Open as PDF (114 KB, 2 pages; also available as Microsoft Word document)

Critical vocabulary

independent variable
the part of the experiment that is controlled or changed by the experimenter
dependent variable
the part of the experiment that is observed or measured to gather data; changes because of the independent variable
control
standard of comparison in the experiment; level of the independent variable that is left in the natural state, unchanged
constant
part of the experiment that is kept the same to avoid affecting the independent variable
hypothesis
educated guess or prediction about an experiment’s results
qualitative observation
descriptive observations such as color or texture
quantitative observation
measurable observations
inference
the act of reasoning from factual knowledge or evidence

Comments

This is the first lesson in the Critical Thinking in Science unit. The other lessons continue using the vocabulary and the experimental design graphic organizer while teaching the eighth grade content. Students design their own experiments to improve their ability to approach problems and questions scientifically. By developing their ability to reason through problems they become critical thinkers.

  • Common Core State Standards
    • English Language Arts (2010)
      • Science & Technical Subjects

        • Grades 6-8
          • 6-8.LS.3 Follow precisely a multistep procedure when carrying out experiments, taking measurements, or performing technical tasks.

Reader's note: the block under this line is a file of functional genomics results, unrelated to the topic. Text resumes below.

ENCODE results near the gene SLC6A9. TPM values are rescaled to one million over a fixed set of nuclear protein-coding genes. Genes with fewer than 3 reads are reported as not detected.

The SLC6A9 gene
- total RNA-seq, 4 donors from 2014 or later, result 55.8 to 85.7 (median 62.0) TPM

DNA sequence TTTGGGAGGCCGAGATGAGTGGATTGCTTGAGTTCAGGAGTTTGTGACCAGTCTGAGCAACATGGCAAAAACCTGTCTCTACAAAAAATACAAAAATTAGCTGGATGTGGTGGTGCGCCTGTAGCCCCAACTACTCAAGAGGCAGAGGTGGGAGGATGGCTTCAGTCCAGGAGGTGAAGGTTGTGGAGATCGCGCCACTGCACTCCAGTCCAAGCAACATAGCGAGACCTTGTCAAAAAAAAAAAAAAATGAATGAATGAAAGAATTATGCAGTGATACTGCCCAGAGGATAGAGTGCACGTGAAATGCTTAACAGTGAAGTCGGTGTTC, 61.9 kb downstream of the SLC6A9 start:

North Carolina curriculum alignment

Science (2005)

Grade 8

  • Goal 1: The learner will design and conduct investigations to demonstrate an understanding of scientific inquiry.
    • Objective 1.01: Identify and create questions and hypotheses that can be answered through scientific investigations.
    • Objective 1.02: Develop appropriate experimental procedures for:
      • Given questions.
      • Student generated questions.
    • Objective 1.04: Analyze variables in scientific investigations:
      • Identify dependent and independent.
      • Use of a control.
      • Manipulate.
      • Describe relationships between.
      • Define operationally.
    • Objective 1.05: Analyze evidence to:
      • explain observations.
      • make inferences and predictions.
      • develop the relationship between evidence and explanation.
    • Objective 1.06: Use mathematics to gather, organize, and present quantitative data resulting from scientific investigations:
      • Measurement.
      • Analysis of data.
      • Graphing.
      • Prediction models.
    • Objective 1.08: Use oral and written language to:
      • Communicate findings.
      • Defend conclusions of scientific investigations.
      • Describe strengths and weaknesses of claims, arguments, and/or data.